Keys provides that support. They wrap a person in compassionate care, providing both housing and structure to support them in their efforts to retain sobriety and create a new life for themselves and their families.

Gabriel Chen, the keynote speaker last night shared a powerful and inspiring message of what is possible if we imagine a different way.

Gabriel knows. He is a lawyer whose client base is entirely made up of individuals experiencing homelessness.

In the first story Gabriel shared, “Mary” found herself homeless and, feeling defeated, gave into the lure of drugs to numb her from the dark reality of the life she was experiencing. Eventually, she knew she had to do something different, went to Rehab and got a place of her own and was working on her sobriety. But she was on her own, struggling every day to make ends meet and to retain her sobriety. One day, she got picked up on a misdemeanor and when the police ran her name through ‘the system’ it was determined she had some outstanding warrants from when she was using drugs and stole some food and got caught. She was sent to the Remand Centre and attempted to call Gabriel. Except, she was only allowed one call a day and the phone at the Remand does not allow the caller to leave messages. It was a week before she reached Gabriel when he happened to be at his desk. By then, she was terrified of losing her apartment and told Gabriel to plead guilty on her behalf.

She lost her apartment anyway, Gabriel shared and because he was brought into the cycle after she’d already represented herself at her bail hearing, he could not change the course of her journey. She ended up with a criminal record which, upon release, impeded her ability to get a job, an apartment, go back to school or to make any constructive changes in her life.

And the cycle continued.

Imagine instead, asked Gabriel, if Mary was supported throughout her journey. That upon exiting rehab and being immediately housed with supports, she chose to work with her Case Manager to clean up the outstanding warrants before they created more trouble in her life.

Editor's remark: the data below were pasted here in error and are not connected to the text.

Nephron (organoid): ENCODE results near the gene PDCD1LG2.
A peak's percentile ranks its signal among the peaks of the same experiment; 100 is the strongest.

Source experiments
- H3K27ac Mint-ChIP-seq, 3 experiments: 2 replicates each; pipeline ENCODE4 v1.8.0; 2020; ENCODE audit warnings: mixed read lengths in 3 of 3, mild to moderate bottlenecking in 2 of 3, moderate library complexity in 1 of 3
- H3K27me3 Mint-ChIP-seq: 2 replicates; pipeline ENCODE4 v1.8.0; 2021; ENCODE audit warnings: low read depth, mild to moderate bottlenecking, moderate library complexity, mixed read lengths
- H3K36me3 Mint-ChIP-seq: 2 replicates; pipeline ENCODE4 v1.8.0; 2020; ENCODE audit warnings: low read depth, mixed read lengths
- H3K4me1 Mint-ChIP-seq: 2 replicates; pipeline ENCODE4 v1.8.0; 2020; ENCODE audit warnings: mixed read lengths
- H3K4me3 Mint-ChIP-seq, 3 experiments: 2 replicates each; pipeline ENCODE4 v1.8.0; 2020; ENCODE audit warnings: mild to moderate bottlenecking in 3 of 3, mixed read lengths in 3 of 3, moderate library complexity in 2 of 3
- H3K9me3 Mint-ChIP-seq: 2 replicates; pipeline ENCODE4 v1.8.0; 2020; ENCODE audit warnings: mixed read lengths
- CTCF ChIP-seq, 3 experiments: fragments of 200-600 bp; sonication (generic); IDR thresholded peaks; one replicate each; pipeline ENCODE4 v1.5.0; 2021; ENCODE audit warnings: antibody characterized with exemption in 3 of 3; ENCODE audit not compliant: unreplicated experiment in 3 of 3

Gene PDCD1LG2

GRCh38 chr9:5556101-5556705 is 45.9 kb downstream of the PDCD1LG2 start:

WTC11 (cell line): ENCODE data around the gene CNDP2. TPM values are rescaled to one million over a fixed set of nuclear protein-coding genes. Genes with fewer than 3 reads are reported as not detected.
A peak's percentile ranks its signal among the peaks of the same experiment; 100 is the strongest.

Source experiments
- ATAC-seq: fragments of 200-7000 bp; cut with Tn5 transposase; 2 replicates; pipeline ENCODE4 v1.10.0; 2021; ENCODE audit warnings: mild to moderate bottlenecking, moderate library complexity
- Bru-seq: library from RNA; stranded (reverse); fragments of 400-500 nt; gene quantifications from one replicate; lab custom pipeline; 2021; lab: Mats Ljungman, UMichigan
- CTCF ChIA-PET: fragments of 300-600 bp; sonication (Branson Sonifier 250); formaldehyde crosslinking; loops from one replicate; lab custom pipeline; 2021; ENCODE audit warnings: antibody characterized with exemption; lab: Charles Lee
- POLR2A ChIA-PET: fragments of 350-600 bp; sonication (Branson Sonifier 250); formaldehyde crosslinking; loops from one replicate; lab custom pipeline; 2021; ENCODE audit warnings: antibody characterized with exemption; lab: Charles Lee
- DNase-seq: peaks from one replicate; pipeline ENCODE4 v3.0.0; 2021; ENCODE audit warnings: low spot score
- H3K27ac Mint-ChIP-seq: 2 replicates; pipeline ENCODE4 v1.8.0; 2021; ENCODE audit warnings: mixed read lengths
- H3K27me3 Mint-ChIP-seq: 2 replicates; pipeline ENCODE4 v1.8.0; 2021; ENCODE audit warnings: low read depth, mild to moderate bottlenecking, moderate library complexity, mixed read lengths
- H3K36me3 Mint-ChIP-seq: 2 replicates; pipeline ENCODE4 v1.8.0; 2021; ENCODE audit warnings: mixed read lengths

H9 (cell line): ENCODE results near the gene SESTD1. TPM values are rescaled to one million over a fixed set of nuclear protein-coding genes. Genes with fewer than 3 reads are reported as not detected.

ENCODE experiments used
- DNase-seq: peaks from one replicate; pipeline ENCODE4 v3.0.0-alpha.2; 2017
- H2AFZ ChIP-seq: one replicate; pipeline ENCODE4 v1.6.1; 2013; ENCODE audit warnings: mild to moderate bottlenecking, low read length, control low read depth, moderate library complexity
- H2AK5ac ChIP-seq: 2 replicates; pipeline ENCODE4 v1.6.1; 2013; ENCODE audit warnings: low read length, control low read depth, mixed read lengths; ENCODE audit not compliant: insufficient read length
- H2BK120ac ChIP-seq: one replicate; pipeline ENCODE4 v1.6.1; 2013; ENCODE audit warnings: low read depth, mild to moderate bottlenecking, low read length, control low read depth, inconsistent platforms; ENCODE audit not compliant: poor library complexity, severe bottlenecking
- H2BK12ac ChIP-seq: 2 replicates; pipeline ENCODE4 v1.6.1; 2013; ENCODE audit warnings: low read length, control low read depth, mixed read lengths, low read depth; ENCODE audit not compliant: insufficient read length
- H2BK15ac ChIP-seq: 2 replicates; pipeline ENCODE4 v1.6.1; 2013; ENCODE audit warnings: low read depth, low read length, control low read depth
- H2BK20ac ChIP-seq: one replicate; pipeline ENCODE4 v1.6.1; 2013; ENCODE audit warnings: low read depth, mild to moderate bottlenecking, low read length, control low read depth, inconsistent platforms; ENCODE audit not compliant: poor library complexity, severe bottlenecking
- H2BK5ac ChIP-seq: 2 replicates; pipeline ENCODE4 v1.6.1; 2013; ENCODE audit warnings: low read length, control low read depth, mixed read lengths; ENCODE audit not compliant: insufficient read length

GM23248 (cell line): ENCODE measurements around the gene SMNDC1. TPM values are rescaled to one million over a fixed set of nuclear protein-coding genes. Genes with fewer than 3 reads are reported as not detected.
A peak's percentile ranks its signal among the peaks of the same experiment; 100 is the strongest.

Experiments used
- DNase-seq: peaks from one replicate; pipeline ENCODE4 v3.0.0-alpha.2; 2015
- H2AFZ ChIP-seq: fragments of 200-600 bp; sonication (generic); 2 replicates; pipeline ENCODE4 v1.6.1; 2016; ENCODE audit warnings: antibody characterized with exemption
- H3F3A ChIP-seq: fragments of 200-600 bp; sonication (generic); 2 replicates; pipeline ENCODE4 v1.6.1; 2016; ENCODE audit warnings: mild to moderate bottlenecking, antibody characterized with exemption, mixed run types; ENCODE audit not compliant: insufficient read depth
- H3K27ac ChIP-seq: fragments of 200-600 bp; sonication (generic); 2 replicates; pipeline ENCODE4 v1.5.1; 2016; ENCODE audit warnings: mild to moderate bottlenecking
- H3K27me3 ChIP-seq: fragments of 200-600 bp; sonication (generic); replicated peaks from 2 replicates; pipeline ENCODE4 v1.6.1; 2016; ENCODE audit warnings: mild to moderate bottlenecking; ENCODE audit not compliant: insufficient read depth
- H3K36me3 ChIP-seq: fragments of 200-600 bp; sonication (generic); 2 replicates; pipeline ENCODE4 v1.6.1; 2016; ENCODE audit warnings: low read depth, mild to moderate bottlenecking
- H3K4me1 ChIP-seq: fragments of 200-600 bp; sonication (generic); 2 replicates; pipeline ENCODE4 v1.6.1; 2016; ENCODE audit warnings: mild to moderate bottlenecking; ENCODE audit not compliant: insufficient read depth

Imagine if Gabriel was able to stand before the Court to plead on Mary’s behalf, before the judicial process kicked into high gear with its judgements and criminalization of homelessness and addictions.

Imagine if he could have demonstrated to both the Judge and the Prosecutor that Mary was maintaining her sobriety, was going back to school and had support to change the course of her life.

Imagine that the judiciary were aware of Keys and respected and supported the work they were doing in the community to end homelessness.

Imagine if…

Keys to Recovery makes this possible, Gabriel said.

It’s true.


Keys to Recovery plays a vital role in Calgary’s Plan to End Homelessness. Every Calgarian has a role to play — the board members of Keys who were all present last night, the volunteers who helped organize the event like my dear friend Wendy C., and the people who came out to support Keys in their inaugural fund-raiser like Diana Krecsy, President & CEO of the Calgary Homeless Foundation, all made a difference.  You can too. Check out the Plan and see where you fit. (Action Step No. 14 is a great one for every Calgarian) Let’s take action! Together. We can end homelessness in Calgary.